“Retention and time played have both been really important metrics [for Pistol Whip], and we’ve seen massive spikes in that with Quest and Quest 2. People keep coming back, over and over and over again,” said Unger. “[…] Oculus made a point of letting us know how amazing that specific aspect to our game was, that it just has this really sticky quality that keeps people playing, and that it’s not slowing down.”

Compared to The GalleryPistol Whip is a radically different kind of game. Rather than a linear narrative adventure, Pistol Whip is a replayable shoot’em up which couldn’t be easier to pick up and play. Unger said that while Cloudhead still has ambitions to build the third episode of The GalleryPistol Whip was built for the needs of the VR market as it exists today.

In deciding on the pivot, the studio reasoned that the breakdown of consumer interest in various genres—shooters, platformers, simulation, strategy, narrative adventure, etc—is roughly the same in VR as it is outside of VR. So to build a VR game in a genre that’s already niche outside of VR would be building a niche in a niche—not a recipe for success.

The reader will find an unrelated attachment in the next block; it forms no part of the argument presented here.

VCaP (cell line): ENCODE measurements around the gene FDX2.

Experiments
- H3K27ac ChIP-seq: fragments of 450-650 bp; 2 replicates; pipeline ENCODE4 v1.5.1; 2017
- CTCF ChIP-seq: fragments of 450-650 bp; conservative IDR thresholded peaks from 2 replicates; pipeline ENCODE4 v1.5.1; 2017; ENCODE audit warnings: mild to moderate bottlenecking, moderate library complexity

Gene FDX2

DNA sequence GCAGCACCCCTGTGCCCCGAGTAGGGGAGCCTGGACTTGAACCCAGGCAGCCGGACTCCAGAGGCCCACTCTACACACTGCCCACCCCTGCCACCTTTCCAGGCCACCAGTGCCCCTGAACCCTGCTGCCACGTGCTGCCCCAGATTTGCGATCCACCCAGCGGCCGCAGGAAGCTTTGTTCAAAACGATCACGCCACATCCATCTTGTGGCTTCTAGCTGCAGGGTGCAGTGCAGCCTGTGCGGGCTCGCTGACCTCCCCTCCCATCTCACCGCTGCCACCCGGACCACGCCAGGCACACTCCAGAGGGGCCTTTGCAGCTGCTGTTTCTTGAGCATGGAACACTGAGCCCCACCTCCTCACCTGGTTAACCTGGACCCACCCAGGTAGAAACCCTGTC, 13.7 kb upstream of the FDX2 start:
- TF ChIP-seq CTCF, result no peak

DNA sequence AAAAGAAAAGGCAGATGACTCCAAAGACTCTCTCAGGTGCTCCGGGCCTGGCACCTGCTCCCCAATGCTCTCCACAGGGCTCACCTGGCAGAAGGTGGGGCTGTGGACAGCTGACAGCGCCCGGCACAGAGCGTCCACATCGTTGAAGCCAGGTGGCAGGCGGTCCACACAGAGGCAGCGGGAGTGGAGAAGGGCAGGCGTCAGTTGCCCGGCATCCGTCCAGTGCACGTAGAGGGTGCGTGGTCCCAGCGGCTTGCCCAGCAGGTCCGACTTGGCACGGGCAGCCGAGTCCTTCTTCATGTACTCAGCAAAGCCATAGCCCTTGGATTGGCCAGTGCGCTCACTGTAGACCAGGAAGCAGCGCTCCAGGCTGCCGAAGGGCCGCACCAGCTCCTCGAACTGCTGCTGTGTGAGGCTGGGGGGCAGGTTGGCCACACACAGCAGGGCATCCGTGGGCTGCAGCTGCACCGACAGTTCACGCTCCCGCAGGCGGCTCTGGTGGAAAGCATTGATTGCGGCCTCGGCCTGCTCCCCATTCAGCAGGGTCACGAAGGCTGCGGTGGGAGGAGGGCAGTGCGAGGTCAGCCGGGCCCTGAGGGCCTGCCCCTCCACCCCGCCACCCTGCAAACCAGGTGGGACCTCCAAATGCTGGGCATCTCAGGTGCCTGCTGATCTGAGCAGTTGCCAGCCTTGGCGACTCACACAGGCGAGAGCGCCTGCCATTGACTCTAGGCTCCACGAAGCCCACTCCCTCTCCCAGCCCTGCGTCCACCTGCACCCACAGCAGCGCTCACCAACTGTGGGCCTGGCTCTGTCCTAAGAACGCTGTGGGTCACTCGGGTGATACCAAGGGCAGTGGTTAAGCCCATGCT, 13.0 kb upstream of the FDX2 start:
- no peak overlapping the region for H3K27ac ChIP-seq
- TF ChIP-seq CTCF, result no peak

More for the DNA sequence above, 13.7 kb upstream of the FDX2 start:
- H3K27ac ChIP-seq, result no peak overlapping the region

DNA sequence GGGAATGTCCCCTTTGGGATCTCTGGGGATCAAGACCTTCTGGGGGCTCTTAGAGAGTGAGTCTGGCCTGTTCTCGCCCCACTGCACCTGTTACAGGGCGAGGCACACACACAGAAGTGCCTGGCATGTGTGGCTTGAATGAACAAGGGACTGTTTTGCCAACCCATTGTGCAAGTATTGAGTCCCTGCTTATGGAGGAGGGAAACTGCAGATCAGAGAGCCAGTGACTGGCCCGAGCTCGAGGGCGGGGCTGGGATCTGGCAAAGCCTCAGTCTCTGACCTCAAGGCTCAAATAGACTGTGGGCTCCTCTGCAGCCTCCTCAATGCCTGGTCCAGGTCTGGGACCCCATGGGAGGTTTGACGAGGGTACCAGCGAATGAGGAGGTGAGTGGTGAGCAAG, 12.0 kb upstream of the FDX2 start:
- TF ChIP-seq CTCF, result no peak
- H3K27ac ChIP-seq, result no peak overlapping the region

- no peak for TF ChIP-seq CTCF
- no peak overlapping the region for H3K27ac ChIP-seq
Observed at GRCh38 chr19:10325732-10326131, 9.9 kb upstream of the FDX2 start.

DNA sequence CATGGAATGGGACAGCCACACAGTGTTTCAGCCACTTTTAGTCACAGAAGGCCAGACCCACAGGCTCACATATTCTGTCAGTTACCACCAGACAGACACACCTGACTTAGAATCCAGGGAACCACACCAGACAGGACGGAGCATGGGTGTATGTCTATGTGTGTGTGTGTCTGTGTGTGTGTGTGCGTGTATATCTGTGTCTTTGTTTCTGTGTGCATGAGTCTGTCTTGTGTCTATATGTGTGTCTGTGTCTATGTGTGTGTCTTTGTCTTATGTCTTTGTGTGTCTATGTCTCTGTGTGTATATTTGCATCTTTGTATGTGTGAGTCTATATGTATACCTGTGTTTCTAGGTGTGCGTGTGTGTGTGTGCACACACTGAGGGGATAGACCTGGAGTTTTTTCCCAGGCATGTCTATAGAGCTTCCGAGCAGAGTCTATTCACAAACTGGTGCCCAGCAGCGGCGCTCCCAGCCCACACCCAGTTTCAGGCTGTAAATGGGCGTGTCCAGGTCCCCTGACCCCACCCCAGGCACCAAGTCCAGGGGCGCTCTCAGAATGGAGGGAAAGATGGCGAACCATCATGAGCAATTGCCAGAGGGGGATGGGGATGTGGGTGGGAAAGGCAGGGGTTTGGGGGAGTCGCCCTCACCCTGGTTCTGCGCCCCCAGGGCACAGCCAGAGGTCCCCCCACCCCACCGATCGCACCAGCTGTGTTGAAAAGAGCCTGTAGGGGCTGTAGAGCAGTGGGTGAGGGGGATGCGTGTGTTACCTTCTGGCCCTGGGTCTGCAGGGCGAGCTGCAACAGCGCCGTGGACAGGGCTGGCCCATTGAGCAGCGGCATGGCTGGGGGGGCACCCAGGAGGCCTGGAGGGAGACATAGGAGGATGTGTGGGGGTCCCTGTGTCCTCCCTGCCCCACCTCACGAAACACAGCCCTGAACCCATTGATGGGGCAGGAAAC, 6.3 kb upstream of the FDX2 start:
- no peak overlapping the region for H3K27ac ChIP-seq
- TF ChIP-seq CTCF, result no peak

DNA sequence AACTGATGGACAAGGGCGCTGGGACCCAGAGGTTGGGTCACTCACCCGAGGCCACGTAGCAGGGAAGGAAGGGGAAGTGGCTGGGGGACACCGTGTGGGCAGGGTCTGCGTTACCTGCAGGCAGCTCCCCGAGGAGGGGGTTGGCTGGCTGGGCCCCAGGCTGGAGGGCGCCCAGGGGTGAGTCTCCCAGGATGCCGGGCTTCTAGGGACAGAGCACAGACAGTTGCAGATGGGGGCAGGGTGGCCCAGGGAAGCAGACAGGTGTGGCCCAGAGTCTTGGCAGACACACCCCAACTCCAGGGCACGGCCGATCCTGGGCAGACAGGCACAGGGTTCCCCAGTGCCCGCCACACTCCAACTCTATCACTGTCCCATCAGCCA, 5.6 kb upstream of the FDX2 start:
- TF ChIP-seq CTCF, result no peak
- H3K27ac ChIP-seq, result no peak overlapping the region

That meant setting aside the narrative adventure of The Gallery, and picking something with wider appeal. At the same time, the studio made a conscious choice to focus on ease of use.

“[…] one of the pillars for Pistol Whip was that we want to engage the ‘lizard brain’—the reactive mind. Not the mind that has to be deeply analytical about things. And the way we do that is we put you in a situation that’s threatening, and you just react. So there’s a lot of movement that happens in Pistol Whip—physical movement—that’s just driven by these underlying subconscious systems,” Unger said. “And that was a really important breakthrough for us. Like, ‘how do we tease out people moving or behaving in this specific way’ without them even having to think about it? And I think that’s where players get a lot of enjoyment out of Pistol Whip, because they’re active, they’re moving around in the environment, and they’re only focused on shooting and survival.”

Interestingly, the realization that ease-of-use should be a key pillar actually came from fizzled business pitches between Cloudhead and Hollywood studios.